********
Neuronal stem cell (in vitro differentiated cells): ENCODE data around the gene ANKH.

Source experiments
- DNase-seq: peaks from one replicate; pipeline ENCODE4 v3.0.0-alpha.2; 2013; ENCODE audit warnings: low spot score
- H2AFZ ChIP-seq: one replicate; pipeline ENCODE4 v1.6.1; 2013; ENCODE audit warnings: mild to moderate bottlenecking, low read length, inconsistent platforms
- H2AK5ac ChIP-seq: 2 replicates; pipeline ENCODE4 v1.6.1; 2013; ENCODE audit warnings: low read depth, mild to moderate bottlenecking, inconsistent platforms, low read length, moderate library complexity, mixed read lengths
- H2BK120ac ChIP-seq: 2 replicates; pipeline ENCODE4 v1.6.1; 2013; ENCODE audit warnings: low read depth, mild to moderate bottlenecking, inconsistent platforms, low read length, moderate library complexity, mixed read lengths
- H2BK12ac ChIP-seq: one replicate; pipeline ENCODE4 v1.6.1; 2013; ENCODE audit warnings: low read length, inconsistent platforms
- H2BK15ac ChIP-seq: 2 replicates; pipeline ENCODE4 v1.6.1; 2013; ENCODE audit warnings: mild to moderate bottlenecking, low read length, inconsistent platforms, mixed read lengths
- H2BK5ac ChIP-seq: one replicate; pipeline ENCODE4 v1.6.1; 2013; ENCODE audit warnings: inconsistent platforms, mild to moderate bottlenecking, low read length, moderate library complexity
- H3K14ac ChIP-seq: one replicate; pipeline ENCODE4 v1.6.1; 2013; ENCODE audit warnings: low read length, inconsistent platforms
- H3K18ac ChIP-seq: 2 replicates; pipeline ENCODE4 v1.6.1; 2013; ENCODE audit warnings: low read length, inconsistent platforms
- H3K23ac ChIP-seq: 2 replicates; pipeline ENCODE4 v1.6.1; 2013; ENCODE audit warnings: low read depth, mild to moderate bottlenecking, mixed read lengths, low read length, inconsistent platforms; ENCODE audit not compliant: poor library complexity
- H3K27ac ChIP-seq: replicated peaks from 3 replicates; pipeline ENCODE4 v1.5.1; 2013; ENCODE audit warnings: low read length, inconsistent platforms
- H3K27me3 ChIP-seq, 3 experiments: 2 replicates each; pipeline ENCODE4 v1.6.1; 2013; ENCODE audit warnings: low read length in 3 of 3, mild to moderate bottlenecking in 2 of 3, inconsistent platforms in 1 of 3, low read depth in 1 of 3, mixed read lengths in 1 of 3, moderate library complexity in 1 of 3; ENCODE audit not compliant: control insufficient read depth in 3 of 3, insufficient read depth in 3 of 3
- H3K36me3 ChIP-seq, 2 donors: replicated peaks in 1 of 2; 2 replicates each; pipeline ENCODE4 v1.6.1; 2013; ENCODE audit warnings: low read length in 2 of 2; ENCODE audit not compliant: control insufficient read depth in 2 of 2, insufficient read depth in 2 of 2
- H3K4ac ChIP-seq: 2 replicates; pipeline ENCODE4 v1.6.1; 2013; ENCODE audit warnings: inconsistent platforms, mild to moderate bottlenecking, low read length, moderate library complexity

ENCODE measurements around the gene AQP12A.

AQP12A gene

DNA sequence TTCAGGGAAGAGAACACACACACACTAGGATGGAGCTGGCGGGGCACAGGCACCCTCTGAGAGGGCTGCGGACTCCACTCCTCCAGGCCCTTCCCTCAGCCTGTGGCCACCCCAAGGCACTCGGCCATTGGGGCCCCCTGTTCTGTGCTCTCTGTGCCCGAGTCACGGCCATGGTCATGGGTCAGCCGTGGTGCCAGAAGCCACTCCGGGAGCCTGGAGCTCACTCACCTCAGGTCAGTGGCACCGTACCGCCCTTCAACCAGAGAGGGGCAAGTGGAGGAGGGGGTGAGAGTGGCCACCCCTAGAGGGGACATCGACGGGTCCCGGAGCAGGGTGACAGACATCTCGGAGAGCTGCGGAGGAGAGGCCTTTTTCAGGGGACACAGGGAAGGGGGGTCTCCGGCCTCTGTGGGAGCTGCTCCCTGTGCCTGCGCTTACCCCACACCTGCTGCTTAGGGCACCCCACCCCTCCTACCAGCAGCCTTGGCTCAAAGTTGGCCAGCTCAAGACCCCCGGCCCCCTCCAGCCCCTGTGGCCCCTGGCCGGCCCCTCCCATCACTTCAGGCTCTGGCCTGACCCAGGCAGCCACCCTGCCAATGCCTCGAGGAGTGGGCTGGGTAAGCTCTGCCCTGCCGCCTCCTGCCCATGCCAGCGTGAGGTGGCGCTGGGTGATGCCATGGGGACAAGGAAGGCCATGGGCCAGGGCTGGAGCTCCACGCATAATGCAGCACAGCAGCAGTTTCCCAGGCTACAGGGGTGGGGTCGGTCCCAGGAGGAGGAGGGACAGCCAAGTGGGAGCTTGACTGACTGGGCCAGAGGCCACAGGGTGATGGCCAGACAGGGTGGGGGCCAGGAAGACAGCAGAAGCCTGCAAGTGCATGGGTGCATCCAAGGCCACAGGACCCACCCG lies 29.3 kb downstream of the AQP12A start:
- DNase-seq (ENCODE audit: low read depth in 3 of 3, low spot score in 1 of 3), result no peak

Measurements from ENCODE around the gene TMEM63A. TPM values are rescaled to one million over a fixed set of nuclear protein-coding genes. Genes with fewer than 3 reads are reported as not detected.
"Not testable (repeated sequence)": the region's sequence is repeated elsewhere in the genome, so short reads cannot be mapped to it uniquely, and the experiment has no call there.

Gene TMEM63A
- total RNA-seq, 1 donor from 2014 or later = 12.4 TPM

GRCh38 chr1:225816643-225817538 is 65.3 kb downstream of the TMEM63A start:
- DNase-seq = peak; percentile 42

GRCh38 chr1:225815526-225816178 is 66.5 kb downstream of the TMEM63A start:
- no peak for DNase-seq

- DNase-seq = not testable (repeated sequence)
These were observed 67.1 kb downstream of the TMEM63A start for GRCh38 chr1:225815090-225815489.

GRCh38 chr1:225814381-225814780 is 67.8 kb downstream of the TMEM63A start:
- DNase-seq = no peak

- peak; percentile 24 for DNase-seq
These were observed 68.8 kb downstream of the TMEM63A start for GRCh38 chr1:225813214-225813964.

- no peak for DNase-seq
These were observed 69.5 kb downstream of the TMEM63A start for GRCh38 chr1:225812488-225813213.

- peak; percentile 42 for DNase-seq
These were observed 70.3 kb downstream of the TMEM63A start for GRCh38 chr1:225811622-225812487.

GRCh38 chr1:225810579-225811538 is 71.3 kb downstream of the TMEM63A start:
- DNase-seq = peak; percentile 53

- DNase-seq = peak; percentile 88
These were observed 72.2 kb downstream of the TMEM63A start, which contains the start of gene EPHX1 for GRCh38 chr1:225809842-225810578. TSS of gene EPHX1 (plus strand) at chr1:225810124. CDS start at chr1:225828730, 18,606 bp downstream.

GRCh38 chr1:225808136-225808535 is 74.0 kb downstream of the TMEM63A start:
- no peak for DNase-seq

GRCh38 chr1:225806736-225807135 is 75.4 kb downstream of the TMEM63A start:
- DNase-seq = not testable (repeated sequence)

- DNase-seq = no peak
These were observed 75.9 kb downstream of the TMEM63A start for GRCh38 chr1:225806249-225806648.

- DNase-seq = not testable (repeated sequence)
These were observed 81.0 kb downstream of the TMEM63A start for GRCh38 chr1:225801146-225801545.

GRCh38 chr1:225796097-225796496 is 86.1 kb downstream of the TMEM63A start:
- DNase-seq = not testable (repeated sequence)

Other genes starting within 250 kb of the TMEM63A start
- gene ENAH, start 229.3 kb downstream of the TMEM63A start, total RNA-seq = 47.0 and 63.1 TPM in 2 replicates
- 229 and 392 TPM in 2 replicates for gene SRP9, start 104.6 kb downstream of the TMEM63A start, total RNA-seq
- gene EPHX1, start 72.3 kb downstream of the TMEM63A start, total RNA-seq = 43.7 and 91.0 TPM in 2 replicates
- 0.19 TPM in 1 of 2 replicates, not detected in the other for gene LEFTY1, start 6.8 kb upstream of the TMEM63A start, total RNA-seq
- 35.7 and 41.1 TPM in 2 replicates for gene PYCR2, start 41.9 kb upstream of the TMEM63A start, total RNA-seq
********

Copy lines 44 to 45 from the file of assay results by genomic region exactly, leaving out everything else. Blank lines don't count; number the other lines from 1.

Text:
- no peak for DNase-seq

GRCh38 chr1:225806736-225807135 is 75.4 kb downstream of the TMEM63A start: